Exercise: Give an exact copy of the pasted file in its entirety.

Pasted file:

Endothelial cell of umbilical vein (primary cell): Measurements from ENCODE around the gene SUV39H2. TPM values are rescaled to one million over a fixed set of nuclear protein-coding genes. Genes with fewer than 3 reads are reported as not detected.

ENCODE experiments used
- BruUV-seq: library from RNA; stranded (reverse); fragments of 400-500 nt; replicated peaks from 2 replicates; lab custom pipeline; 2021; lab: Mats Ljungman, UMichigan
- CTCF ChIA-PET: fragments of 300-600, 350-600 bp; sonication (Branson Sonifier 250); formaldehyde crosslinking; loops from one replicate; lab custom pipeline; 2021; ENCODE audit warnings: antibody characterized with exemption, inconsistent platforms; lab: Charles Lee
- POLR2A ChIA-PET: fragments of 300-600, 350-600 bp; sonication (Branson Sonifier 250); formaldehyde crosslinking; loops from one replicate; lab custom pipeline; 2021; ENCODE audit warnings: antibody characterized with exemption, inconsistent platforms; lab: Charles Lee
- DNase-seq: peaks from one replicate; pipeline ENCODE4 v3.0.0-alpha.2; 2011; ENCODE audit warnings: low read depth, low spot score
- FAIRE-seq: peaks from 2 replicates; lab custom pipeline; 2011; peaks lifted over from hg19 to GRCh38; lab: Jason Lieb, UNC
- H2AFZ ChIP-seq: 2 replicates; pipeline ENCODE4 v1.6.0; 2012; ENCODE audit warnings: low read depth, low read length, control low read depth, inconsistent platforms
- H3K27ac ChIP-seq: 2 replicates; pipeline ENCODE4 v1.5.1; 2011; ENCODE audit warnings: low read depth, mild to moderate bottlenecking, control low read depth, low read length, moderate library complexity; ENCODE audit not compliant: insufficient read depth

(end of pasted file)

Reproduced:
Endothelial cell of umbilical vein (primary cell): Measurements from ENCODE around the gene SUV39H2. TPM values are rescaled to one million over a fixed set of nuclear protein-coding genes. Genes with fewer than 3 reads are reported as not detected.

ENCODE experiments used
- BruUV-seq: library from RNA; stranded (reverse); fragments of 400-500 nt; replicated peaks from 2 replicates; lab custom pipeline; 2021; lab: Mats Ljungman, UMichigan
- CTCF ChIA-PET: fragments of 300-600, 350-600 bp; sonication (Branson Sonifier 250); formaldehyde crosslinking; loops from one replicate; lab custom pipeline; 2021; ENCODE audit warnings: antibody characterized with exemption, inconsistent platforms; lab: Charles Lee
- POLR2A ChIA-PET: fragments of 300-600, 350-600 bp; sonication (Branson Sonifier 250); formaldehyde crosslinking; loops from one replicate; lab custom pipeline; 2021; ENCODE audit warnings: antibody characterized with exemption, inconsistent platforms; lab: Charles Lee
- DNase-seq: peaks from one replicate; pipeline ENCODE4 v3.0.0-alpha.2; 2011; ENCODE audit warnings: low read depth, low spot score
- FAIRE-seq: peaks from 2 replicates; lab custom pipeline; 2011; peaks lifted over from hg19 to GRCh38; lab: Jason Lieb, UNC
- H2AFZ ChIP-seq: 2 replicates; pipeline ENCODE4 v1.6.0; 2012; ENCODE audit warnings: low read depth, low read length, control low read depth, inconsistent platforms
- H3K27ac ChIP-seq: 2 replicates; pipeline ENCODE4 v1.5.1; 2011; ENCODE audit warnings: low read depth, mild to moderate bottlenecking, control low read depth, low read length, moderate library complexity; ENCODE audit not compliant: insufficient read depth